Yes, voting is important. But it's not the most important way to influence our life together as a nation. Not even close.
Being even more engaged than voting can be good, too. Political action can be a good thing.
But we have the sneaking suspicion that all politicians on both sides are slimy. And the longer they've been in the game, the slimier they seem (in general).
If you share these impressions, you'll agree with me that politics is not going to fix or save any nation.
The twins are studying Confucius, who emphasized that the way we treat one another in our personal relationships shapes our nation most. Respect and love must begin at home with children respecting parents and parents loving and nurturing their children. (Parents should endeavor to be worthy of their children's respect.)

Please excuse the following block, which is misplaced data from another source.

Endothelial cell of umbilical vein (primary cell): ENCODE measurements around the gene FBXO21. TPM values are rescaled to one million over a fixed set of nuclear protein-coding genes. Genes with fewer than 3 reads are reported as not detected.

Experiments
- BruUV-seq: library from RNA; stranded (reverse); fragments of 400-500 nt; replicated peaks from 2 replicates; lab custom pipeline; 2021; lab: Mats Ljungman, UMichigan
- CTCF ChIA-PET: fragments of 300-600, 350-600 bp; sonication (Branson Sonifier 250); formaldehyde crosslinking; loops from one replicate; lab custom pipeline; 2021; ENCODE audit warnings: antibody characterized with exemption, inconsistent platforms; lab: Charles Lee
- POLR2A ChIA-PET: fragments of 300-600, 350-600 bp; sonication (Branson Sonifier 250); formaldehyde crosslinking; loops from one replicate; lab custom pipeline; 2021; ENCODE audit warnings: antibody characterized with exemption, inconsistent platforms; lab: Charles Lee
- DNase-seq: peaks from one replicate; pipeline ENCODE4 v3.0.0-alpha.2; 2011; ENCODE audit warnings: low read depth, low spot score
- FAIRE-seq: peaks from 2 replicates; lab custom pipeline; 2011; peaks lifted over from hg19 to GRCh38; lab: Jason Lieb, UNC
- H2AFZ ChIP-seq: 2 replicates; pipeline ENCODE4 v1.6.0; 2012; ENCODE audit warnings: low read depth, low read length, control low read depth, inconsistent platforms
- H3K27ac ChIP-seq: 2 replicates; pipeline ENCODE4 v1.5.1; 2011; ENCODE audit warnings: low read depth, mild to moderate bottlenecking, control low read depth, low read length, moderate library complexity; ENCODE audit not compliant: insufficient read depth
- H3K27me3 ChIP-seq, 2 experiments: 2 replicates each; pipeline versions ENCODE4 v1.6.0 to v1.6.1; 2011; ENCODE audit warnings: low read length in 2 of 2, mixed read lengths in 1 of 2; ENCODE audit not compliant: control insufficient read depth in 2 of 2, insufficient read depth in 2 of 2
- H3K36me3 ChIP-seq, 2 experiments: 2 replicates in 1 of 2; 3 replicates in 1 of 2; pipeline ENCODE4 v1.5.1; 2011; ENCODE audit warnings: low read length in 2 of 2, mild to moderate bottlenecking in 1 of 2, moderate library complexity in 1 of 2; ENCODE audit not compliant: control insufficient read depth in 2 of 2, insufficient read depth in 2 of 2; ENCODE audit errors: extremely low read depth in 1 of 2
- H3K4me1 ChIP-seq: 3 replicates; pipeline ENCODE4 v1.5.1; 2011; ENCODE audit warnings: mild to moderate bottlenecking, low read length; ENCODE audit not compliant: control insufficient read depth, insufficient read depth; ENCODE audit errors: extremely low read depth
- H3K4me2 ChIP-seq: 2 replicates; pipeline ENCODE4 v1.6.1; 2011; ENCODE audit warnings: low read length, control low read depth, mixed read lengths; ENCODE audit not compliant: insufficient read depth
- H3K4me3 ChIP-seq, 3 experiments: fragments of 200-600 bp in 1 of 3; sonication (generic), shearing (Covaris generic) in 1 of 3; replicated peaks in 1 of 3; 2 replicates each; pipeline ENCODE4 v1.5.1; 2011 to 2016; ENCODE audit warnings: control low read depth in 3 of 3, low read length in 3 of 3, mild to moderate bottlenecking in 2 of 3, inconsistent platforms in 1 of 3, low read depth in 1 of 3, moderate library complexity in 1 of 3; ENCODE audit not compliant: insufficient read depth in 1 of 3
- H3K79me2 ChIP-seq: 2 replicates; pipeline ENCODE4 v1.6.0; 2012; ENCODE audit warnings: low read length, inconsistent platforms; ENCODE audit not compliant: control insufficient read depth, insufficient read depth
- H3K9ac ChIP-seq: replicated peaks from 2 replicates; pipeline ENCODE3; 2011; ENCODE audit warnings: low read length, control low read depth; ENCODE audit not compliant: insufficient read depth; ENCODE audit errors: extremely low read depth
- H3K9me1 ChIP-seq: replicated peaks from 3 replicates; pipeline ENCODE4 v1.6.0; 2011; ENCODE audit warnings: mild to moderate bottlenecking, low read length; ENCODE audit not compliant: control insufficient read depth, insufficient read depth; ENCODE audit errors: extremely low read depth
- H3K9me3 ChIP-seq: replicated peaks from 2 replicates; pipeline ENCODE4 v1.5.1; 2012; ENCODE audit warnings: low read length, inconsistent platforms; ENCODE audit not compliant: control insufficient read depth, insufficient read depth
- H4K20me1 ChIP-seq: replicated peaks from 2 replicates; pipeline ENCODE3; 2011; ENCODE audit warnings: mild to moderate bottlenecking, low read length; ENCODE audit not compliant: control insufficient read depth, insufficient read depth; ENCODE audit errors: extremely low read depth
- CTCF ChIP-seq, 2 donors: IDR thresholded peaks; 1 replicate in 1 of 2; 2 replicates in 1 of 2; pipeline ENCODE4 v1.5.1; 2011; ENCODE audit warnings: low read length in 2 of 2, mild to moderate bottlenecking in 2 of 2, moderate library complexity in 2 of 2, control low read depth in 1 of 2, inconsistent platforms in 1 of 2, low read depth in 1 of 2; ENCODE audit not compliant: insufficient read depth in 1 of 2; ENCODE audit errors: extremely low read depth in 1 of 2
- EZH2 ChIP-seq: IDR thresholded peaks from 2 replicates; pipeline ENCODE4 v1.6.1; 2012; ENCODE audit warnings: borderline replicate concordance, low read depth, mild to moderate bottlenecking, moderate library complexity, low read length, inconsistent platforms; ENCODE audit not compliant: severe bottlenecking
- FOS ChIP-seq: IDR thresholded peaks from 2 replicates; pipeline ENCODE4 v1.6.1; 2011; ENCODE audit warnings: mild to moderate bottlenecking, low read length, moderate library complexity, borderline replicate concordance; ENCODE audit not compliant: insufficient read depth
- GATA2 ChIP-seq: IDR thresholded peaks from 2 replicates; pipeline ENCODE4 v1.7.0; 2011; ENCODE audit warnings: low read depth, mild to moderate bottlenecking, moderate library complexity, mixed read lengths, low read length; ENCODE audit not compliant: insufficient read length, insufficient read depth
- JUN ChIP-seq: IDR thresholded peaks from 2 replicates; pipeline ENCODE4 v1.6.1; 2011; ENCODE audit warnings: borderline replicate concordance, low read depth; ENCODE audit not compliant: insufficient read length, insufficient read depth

Unsurprisingly, we could make a very similar argument from the thought of both Jesus and Paul. It's fun to reference someone else for a change, though, yes? :-)
(Of course voting is an anachronistic concept with respect to Confucius. But the priority fits with his overall concept of government.)